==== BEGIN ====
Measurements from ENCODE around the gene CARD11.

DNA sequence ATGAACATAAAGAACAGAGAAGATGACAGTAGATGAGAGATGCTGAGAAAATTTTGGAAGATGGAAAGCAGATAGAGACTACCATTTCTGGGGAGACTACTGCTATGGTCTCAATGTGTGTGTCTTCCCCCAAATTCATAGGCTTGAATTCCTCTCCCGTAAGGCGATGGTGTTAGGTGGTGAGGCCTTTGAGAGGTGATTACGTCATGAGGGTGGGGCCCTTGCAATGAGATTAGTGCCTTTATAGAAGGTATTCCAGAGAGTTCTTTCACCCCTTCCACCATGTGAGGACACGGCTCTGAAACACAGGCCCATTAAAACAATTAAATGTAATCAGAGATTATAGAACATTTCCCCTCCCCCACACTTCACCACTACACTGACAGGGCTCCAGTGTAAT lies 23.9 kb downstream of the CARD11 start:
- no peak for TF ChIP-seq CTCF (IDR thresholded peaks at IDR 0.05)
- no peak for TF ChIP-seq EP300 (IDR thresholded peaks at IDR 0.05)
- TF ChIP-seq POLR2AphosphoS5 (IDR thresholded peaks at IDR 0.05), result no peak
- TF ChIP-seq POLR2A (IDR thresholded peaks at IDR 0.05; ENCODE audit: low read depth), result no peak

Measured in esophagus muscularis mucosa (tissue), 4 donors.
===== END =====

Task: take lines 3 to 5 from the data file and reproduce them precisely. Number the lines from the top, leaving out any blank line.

- no peak for TF ChIP-seq CTCF (IDR thresholded peaks at IDR 0.05)
- no peak for TF ChIP-seq EP300 (IDR thresholded peaks at IDR 0.05)
- TF ChIP-seq POLR2AphosphoS5 (IDR thresholded peaks at IDR 0.05), result no peak